Why is your Choice of Lawyer Important in Family Law

Why is your Choice of Lawyer Important in Family Law

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Is Court a Good Idea?

You are separating from your spouse. Your world seems to be coming to an end. You are getting all kinds of advice as to what to do and WHAT NOT TO DO! You are feeling vulnerable.
You go to see a lawyer about your problems.
Hiring an experienced family lawyer to help you with your problems is usually a good idea. Not all experienced family lawyers are created equal, however. Here are a couple things you need to know.
Most family law breakdowns do not need to go to court. Court is very expensive, very slow, and will usually result in a one size fits all solution, which probably neither you nor your spouse will be happy with. Court should really be a last result, not the first thing that you do.

Why is your Choice of Lawyer Important in Family Law

If you tell other people that you are separating, or separated, they will give you lots of advice, much of it unsolicited, ill informed, and downright wrong, even if well-meaning. You will discover that you are not alone, in that many other persons have gone through the same thing that you are going through. You will hear horror stories, and also stories that sound too good to be true.
You will often hear that you have to get the toughest, meanest, lawyer that you can find. They will tell you who they think are the toughest, meanest lawyers around.
Before you follow their recommendations, stop, and think a bit more. Most people who have gone through separations are feeling wounded. They often feel they were treated unfairly by the law, by their lawyers, or by the courts. Their anger and feelings of injustice colour their objectivity, even though their tales are often useful learning experiences.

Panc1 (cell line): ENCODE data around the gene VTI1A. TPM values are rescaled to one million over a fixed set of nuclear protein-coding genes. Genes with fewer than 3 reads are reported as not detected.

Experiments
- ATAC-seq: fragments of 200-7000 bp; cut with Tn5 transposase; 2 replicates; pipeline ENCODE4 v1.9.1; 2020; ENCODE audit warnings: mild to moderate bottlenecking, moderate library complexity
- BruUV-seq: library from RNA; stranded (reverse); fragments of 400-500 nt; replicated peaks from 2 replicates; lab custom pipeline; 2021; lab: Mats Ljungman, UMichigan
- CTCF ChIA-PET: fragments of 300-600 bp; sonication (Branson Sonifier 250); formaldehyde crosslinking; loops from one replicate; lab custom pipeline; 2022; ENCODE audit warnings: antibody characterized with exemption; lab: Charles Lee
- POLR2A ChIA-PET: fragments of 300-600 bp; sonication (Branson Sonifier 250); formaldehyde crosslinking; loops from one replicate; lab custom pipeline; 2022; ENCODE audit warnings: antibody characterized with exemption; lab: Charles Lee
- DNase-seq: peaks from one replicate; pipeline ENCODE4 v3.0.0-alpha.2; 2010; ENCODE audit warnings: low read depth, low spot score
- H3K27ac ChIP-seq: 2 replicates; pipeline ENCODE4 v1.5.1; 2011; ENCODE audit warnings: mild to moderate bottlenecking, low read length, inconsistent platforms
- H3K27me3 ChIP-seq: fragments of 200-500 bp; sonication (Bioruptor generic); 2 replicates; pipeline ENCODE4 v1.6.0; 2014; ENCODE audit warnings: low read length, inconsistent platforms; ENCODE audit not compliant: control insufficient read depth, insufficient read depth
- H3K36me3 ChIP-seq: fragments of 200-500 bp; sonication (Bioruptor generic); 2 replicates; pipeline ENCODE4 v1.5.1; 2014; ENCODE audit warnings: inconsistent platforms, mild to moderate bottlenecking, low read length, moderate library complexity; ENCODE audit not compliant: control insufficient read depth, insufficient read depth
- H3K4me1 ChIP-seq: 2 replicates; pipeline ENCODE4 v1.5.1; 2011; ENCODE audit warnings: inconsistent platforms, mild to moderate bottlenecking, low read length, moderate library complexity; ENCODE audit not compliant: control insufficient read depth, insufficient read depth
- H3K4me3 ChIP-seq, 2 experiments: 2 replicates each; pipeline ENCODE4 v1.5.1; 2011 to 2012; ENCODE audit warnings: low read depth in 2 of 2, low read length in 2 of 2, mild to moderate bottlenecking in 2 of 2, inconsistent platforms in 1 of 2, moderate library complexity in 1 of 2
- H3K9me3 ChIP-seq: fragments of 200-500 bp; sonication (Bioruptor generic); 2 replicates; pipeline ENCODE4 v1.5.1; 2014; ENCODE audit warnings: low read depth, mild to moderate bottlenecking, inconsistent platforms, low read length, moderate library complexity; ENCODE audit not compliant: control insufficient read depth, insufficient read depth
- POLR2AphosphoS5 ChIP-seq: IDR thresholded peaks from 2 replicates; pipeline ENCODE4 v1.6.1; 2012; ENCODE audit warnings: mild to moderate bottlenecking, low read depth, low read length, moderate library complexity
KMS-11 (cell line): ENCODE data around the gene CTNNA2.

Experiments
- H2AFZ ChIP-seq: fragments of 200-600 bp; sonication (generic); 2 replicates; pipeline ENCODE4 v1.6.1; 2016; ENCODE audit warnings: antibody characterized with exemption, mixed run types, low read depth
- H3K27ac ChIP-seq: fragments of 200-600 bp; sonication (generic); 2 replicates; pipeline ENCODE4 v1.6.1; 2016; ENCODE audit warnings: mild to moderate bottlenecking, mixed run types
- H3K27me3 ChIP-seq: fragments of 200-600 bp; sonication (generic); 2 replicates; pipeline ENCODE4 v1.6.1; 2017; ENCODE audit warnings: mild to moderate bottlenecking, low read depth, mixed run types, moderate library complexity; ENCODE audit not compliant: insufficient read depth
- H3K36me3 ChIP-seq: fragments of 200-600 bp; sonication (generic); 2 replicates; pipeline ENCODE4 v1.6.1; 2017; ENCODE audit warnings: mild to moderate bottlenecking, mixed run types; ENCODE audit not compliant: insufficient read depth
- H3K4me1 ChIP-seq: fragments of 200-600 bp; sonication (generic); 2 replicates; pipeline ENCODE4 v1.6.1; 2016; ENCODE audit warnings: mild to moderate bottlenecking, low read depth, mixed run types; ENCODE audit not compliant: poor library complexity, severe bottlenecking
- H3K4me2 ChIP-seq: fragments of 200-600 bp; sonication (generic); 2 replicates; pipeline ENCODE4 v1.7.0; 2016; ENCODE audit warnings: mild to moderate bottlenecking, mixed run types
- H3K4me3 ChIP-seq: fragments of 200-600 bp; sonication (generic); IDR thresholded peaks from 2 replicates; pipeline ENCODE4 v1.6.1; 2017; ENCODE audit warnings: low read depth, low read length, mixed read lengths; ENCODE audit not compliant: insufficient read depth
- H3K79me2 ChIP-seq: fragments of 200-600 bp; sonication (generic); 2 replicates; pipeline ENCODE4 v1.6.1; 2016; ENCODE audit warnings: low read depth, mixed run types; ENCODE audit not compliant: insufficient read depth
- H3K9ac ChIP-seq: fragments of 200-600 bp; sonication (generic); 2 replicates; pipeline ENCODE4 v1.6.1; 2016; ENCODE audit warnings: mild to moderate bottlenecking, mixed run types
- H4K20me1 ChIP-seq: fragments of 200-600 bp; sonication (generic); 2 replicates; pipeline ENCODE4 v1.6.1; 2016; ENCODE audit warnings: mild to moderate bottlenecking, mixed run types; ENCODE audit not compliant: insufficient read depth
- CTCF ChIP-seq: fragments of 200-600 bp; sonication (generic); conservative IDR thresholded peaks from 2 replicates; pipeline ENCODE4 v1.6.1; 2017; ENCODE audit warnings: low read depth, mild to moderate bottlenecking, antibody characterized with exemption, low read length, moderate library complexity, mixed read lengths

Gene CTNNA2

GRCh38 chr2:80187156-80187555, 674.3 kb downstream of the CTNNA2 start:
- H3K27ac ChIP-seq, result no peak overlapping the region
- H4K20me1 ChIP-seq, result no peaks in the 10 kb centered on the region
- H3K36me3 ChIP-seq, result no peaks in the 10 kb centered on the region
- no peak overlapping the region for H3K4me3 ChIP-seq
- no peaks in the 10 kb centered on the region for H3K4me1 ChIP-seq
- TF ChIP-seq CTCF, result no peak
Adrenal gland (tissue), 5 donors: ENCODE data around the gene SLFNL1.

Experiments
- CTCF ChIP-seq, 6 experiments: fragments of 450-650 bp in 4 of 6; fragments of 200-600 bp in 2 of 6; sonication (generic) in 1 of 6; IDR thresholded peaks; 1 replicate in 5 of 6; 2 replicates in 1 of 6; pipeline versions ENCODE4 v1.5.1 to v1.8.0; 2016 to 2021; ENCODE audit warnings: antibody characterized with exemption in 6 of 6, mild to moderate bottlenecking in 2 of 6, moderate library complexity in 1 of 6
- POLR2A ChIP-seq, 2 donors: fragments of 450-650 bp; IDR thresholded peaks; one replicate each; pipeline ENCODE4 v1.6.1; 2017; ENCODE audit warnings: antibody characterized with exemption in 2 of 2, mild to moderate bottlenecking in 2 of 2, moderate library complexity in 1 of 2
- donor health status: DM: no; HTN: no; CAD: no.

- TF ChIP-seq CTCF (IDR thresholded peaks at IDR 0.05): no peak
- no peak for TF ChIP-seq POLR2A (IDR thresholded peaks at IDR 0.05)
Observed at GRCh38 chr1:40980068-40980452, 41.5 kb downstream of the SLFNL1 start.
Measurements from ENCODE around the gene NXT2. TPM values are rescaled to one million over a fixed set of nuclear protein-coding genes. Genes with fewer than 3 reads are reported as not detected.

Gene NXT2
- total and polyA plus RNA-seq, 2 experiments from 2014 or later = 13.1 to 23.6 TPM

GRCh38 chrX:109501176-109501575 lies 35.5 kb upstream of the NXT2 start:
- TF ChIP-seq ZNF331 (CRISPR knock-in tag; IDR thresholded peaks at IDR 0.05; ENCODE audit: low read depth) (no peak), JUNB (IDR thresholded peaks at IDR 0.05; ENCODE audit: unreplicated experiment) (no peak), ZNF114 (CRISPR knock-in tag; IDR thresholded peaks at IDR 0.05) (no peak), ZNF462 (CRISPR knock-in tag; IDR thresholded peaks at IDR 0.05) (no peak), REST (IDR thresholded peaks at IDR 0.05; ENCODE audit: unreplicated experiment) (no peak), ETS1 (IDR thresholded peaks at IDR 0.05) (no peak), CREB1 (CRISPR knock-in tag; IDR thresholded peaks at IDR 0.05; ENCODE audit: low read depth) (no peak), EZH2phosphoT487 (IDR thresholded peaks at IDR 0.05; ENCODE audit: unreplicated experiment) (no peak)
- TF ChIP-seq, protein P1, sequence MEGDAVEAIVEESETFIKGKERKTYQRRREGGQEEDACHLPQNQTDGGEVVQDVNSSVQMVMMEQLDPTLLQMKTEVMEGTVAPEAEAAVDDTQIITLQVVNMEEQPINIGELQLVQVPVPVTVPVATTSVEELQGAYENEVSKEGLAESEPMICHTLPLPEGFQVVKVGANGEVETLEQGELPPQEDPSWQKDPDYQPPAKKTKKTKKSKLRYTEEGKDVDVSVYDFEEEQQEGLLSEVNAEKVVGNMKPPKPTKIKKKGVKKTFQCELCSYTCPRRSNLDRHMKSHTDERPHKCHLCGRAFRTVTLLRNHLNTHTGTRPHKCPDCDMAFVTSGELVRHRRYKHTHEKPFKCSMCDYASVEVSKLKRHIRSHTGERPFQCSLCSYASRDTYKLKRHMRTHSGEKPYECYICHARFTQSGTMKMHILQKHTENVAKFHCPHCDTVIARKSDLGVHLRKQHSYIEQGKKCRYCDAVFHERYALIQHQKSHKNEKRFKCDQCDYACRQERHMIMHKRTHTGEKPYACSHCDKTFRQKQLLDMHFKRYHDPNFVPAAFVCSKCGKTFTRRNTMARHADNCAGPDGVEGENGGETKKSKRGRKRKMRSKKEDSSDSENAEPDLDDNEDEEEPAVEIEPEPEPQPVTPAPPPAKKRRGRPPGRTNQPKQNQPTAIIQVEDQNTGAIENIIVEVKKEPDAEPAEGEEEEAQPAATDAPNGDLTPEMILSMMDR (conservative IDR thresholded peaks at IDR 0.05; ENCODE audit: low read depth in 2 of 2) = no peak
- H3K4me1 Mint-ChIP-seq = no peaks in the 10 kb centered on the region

It is critical at this point to remember that your partner is probably going through a very similar experience to you. If you have children, they are also afraid that they will lose their children, or not be able to see them, or have to pay large amounts of money to you. They usually want what is best for the children, even if they are often not totally sure what this means. They are likely feeling sad, scared, angry, confused, and threatened. They are afraid of leaving the relationship with nothing but the shirt on their back.
Remember that the person you used to live with, love, and share everything with, is still a human being, with feelings and emotions. You may have once cared about this person, and may still care about this person. You and your former partner probably still share concerns and interests at this point, much as you may hate each other. This is why it is important to be careful about your approach to your partner after you separate. Attacking your partner will feed their anger, increase their fear, and usually cause them to counterattack. This usually will set off a process of reaction and counter-reaction, fed by your ever-increasing anger towards each other, which will likely destroy everything in its wake, including your money, your children, and often your mental health. It will usually pull you into the court system, which can be expensive, painful, and slow.